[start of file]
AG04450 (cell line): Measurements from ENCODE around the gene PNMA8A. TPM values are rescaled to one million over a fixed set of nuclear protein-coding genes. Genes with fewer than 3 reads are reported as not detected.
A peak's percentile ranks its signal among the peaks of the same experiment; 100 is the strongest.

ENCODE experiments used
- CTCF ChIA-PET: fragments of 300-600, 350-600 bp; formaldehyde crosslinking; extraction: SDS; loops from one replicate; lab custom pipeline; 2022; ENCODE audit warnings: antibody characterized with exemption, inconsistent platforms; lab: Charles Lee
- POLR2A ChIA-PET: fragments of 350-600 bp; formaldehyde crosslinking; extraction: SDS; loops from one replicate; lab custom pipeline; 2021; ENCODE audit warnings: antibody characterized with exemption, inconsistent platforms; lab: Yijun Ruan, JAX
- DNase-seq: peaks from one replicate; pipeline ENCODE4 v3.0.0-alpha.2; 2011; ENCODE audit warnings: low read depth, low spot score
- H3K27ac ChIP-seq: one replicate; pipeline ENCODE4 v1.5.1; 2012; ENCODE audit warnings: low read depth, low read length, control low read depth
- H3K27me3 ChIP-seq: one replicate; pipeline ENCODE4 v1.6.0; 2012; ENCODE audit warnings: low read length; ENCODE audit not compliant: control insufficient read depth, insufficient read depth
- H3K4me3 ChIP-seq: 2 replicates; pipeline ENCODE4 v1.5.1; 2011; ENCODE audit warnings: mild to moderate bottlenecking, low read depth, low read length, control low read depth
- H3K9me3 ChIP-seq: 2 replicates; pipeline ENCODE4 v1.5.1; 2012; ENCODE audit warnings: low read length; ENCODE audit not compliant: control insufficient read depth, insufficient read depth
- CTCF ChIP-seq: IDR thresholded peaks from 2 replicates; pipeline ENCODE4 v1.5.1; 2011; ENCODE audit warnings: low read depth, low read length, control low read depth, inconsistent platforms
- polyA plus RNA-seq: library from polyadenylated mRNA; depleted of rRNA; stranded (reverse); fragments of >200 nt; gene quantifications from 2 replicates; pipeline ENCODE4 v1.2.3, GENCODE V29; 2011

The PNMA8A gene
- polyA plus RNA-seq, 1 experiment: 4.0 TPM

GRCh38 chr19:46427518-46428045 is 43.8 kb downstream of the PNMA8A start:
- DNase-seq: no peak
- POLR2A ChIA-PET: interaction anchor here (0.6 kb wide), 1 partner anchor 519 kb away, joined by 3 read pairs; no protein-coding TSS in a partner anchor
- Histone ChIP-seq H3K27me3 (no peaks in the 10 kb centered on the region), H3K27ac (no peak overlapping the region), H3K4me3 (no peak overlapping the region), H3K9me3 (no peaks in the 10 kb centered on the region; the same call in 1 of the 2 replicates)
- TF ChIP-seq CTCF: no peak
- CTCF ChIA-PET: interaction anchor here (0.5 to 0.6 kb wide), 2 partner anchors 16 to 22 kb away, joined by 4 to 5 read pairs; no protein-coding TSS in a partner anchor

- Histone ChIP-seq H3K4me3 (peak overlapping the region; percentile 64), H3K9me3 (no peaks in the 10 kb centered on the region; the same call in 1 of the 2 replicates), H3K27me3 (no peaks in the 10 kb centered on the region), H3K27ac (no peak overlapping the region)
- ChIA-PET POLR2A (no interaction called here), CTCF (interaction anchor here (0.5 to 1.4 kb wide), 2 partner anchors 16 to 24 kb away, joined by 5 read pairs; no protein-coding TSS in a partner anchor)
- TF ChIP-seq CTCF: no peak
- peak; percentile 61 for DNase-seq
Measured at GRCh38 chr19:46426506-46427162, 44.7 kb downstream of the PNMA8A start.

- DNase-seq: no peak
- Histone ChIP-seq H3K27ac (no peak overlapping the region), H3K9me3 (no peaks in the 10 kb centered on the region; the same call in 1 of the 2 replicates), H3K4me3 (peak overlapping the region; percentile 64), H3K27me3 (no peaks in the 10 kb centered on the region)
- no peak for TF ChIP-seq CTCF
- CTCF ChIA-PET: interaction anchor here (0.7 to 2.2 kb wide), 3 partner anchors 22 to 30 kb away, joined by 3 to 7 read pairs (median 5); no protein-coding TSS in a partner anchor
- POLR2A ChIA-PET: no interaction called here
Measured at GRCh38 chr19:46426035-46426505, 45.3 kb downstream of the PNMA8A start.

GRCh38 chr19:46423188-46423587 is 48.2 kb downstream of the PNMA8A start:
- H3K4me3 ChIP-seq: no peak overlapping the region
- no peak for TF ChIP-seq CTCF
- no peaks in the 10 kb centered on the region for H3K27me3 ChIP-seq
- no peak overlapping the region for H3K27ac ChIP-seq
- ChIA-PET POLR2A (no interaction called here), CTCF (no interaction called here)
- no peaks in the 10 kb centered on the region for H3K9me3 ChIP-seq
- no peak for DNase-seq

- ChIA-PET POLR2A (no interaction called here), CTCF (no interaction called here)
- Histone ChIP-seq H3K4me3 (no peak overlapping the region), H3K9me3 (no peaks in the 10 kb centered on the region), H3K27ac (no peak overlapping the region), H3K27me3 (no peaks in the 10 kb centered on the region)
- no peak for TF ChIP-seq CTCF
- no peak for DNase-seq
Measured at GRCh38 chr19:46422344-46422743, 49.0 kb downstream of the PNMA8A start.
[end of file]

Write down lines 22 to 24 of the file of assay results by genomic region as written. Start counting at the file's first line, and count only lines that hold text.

- ChIA-PET POLR2A (no interaction called here), CTCF (interaction anchor here (0.5 to 1.4 kb wide), 2 partner anchors 16 to 24 kb away, joined by 5 read pairs; no protein-coding TSS in a partner anchor)
- TF ChIP-seq CTCF: no peak
- peak; percentile 61 for DNase-seq